The world's biggest smartphone and chipmaker Samsung Electronics issued a rare apology on Wednesday after its chairman was jailed for sabotaging union activities.
Chairman Lee Sang-hoon and executive vice president Kang Kyung-hoon were both jailed for 18 months for leading a wide-ranging operation to deter staff at Samsung's customer service unit operating a union.
Samsung Electronics is the flagship subsidiary of the Samsung group, by far the biggest of the family-controlled conglomerates known as chaebols that have propelled South Korea's rise to the world's 11th-largest economy.
Along the way it has fought ferociously against union representation, until local authorities in Suwon, where it is headquartered, last month certified the National Samsung Electronics Union, which is affiliated to a powerful umbrella group.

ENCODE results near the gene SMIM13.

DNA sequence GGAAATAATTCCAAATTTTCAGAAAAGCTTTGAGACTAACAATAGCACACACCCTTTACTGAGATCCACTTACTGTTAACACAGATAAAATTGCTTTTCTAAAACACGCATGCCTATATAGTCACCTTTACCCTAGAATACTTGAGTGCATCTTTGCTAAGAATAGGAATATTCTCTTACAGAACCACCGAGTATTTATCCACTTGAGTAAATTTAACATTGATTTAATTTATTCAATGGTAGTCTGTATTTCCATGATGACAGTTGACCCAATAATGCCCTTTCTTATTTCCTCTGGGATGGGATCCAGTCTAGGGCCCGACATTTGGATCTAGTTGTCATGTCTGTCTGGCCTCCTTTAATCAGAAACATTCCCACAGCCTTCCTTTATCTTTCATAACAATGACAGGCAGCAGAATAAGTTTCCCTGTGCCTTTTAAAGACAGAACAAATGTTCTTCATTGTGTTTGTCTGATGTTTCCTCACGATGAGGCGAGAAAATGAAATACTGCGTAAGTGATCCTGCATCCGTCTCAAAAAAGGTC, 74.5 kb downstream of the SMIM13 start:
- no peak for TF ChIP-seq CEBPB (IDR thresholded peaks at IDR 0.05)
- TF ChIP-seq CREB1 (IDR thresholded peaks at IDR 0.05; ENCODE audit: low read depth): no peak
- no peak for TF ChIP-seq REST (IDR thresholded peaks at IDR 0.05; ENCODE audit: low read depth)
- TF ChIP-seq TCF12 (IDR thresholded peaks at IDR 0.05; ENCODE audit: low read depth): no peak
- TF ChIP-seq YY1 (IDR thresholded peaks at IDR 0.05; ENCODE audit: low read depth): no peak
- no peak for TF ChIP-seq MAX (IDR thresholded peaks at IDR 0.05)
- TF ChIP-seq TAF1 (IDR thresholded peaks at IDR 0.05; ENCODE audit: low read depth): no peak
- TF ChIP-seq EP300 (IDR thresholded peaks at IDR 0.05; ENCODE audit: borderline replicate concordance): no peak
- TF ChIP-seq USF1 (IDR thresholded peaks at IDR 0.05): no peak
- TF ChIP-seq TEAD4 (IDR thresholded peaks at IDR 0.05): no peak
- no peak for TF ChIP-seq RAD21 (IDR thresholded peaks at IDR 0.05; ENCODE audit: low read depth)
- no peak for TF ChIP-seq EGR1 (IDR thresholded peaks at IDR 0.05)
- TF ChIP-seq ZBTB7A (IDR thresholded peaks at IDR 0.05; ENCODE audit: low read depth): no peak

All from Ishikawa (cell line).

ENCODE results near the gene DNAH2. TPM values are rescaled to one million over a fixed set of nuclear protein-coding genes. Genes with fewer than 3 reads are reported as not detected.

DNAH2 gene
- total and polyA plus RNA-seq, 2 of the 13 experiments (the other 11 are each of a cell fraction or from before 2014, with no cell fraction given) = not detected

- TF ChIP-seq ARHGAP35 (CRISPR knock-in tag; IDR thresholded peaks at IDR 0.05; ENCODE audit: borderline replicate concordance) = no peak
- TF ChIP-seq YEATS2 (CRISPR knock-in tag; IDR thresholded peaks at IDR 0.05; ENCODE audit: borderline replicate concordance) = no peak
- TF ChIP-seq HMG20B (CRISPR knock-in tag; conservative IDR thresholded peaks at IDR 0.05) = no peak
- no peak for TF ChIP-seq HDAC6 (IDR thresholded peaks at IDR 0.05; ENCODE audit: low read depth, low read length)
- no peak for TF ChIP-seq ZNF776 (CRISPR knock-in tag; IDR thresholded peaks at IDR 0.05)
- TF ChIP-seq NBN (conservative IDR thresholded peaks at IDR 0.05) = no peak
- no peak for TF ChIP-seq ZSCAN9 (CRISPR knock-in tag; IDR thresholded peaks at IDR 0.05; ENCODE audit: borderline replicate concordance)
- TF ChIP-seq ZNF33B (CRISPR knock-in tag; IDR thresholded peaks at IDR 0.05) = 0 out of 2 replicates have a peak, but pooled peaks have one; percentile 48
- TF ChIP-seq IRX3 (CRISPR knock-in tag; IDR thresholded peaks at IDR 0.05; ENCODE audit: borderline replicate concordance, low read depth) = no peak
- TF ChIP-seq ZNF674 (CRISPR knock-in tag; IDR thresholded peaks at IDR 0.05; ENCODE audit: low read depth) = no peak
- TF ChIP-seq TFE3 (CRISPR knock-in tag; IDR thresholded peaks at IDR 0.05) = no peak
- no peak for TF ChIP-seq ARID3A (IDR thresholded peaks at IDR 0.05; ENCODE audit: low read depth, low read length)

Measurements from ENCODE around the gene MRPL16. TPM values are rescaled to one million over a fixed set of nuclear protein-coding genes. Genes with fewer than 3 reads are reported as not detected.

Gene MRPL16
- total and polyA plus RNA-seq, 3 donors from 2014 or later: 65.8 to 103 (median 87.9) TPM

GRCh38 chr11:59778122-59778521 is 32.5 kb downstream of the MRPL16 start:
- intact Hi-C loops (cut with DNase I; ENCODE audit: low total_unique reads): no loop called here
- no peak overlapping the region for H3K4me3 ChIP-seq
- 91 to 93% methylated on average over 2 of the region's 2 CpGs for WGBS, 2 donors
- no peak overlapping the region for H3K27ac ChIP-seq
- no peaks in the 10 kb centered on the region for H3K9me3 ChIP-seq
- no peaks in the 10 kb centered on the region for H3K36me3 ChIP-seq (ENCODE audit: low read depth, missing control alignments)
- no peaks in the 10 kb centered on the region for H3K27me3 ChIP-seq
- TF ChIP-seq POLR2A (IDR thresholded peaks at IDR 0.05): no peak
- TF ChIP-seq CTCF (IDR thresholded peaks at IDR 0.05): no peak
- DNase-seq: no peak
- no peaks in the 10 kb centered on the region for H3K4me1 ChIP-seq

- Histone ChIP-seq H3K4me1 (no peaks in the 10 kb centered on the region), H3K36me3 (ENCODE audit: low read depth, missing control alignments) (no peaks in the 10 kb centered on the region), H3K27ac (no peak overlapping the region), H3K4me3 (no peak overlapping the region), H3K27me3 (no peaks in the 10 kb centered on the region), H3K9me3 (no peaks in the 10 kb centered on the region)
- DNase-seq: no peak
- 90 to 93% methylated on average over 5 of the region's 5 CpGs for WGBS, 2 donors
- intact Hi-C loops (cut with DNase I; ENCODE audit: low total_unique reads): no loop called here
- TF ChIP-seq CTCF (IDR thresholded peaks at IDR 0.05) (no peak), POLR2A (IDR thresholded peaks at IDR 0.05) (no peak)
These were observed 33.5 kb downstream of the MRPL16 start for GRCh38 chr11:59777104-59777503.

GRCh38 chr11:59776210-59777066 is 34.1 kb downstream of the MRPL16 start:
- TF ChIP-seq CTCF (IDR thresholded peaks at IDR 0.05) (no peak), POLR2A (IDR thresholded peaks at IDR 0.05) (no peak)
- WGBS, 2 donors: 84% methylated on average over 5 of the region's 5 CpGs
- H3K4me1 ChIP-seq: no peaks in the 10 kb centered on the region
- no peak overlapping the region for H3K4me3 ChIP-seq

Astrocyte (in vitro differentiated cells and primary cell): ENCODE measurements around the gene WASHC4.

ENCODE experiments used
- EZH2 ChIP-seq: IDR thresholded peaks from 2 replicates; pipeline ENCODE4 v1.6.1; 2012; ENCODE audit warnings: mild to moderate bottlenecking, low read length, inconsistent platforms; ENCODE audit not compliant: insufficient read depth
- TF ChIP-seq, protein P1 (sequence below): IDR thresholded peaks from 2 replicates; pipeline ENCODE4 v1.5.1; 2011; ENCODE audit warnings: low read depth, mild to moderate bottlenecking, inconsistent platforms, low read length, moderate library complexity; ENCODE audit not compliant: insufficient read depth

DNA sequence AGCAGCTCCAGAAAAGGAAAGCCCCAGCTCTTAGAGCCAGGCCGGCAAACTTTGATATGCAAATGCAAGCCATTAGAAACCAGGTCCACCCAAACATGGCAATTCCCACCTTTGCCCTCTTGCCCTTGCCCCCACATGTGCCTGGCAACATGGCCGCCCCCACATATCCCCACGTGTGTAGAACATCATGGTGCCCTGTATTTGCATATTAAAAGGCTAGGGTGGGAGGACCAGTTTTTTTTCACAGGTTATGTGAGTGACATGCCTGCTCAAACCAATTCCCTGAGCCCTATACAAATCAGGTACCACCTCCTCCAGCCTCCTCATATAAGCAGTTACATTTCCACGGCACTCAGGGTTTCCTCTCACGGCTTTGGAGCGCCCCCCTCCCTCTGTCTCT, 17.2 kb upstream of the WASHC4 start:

Lee and Kang were found guilty on Tuesday of violating labour union laws, with prosecutors saying they had ordered subordinates to cut union members' wages and discover and exploit details of their personal lives such as pregnancies and debt, among other tactics.
At the time Lee was Samsung Electronics' chief financial officer, and both men have been members of the now-disbanded Future Strategy Office, its key decision-making body.
The firm issued a joint statement on Wednesday with construction affiliate Samsung C&T - which has also had executives convicted of violating union laws - acknowledging their errors.
"We humbly accept that the companies' understanding and view towards labour unions in the past fell short of society's expectations," they said.
They pledged to ensure no repetition, adding: "We will endeavour to build a forward-looking and productive labour management relationship based on the respect for our employees."
Samsung's founder Lee Byung-chul, who died in 1987, was adamantly opposed to unions, saying he would never allow them "until I have dirt over my eyes".
Labour campaigners say that over the years about 240 people have suffered from work-related cancers and other illnesses after being employed at Samsung semiconductor and display factories, with around 80 of them dying -- many of them young women.
One victim's father, Hwang Sang-ki, has said: "My daughter died because Samsung had no unions".